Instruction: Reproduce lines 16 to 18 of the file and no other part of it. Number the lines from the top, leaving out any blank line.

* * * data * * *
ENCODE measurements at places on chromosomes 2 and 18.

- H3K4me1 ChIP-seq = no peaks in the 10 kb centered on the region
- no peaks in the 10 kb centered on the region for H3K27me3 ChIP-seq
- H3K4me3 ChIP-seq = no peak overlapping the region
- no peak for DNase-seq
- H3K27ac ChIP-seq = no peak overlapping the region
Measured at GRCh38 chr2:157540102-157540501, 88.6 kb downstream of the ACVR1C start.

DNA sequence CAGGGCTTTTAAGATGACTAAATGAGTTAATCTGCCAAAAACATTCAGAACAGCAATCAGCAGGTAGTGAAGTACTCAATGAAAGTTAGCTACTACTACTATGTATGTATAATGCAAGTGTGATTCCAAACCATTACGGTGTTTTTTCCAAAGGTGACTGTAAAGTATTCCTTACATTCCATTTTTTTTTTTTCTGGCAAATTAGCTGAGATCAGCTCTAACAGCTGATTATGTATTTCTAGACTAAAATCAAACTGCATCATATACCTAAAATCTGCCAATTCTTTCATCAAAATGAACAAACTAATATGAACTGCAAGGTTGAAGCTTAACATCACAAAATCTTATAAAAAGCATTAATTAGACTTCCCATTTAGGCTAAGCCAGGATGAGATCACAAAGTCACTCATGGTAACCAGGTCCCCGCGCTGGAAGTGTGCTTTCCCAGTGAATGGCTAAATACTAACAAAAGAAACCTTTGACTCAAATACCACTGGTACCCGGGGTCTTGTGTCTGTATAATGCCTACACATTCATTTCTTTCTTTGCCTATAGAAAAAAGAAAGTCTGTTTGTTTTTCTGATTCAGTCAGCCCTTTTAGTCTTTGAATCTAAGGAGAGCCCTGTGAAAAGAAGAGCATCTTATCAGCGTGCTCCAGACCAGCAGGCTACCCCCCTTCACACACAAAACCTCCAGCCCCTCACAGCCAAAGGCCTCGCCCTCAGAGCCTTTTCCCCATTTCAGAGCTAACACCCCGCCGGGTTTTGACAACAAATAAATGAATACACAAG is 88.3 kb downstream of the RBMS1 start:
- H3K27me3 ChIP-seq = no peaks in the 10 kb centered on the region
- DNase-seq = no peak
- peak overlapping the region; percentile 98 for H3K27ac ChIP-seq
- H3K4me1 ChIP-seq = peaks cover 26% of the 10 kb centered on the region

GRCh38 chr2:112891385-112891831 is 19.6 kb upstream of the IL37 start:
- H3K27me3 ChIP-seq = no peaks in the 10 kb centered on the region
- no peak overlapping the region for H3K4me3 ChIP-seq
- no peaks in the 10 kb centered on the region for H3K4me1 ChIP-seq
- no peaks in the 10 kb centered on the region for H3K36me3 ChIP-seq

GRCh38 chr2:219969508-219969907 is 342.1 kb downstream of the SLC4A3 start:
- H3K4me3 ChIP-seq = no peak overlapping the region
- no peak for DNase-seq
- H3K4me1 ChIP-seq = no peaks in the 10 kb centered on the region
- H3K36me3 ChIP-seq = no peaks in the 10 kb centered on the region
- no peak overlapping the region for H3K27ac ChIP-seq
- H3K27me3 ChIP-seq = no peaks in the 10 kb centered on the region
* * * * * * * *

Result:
- no peaks in the 10 kb centered on the region for H3K4me1 ChIP-seq
- no peaks in the 10 kb centered on the region for H3K36me3 ChIP-seq

GRCh38 chr2:219969508-219969907 is 342.1 kb downstream of the SLC4A3 start: